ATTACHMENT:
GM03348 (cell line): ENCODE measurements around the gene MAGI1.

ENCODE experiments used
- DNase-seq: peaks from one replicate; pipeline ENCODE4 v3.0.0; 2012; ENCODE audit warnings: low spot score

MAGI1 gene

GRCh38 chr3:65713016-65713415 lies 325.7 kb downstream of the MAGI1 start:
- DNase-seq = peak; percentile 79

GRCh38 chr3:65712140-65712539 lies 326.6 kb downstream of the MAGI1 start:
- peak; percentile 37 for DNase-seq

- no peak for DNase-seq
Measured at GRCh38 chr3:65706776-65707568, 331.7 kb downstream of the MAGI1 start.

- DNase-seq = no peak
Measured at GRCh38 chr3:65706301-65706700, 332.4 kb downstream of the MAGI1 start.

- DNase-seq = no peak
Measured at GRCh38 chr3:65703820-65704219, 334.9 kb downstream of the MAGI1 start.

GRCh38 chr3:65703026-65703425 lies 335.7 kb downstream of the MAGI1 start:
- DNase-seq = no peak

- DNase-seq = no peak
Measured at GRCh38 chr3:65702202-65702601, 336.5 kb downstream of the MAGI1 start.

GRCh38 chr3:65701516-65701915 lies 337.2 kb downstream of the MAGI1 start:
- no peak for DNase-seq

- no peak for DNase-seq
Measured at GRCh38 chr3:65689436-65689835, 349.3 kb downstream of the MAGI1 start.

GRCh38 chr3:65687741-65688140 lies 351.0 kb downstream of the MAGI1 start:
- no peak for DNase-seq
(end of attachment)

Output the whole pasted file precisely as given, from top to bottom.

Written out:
GM03348 (cell line): ENCODE measurements around the gene MAGI1.

ENCODE experiments used
- DNase-seq: peaks from one replicate; pipeline ENCODE4 v3.0.0; 2012; ENCODE audit warnings: low spot score

MAGI1 gene

GRCh38 chr3:65713016-65713415 lies 325.7 kb downstream of the MAGI1 start:
- DNase-seq = peak; percentile 79

GRCh38 chr3:65712140-65712539 lies 326.6 kb downstream of the MAGI1 start:
- peak; percentile 37 for DNase-seq

- no peak for DNase-seq
Measured at GRCh38 chr3:65706776-65707568, 331.7 kb downstream of the MAGI1 start.

- DNase-seq = no peak
Measured at GRCh38 chr3:65706301-65706700, 332.4 kb downstream of the MAGI1 start.

- DNase-seq = no peak
Measured at GRCh38 chr3:65703820-65704219, 334.9 kb downstream of the MAGI1 start.

GRCh38 chr3:65703026-65703425 lies 335.7 kb downstream of the MAGI1 start:
- DNase-seq = no peak

- DNase-seq = no peak
Measured at GRCh38 chr3:65702202-65702601, 336.5 kb downstream of the MAGI1 start.

GRCh38 chr3:65701516-65701915 lies 337.2 kb downstream of the MAGI1 start:
- no peak for DNase-seq

- no peak for DNase-seq
Measured at GRCh38 chr3:65689436-65689835, 349.3 kb downstream of the MAGI1 start.

GRCh38 chr3:65687741-65688140 lies 351.0 kb downstream of the MAGI1 start:
- no peak for DNase-seq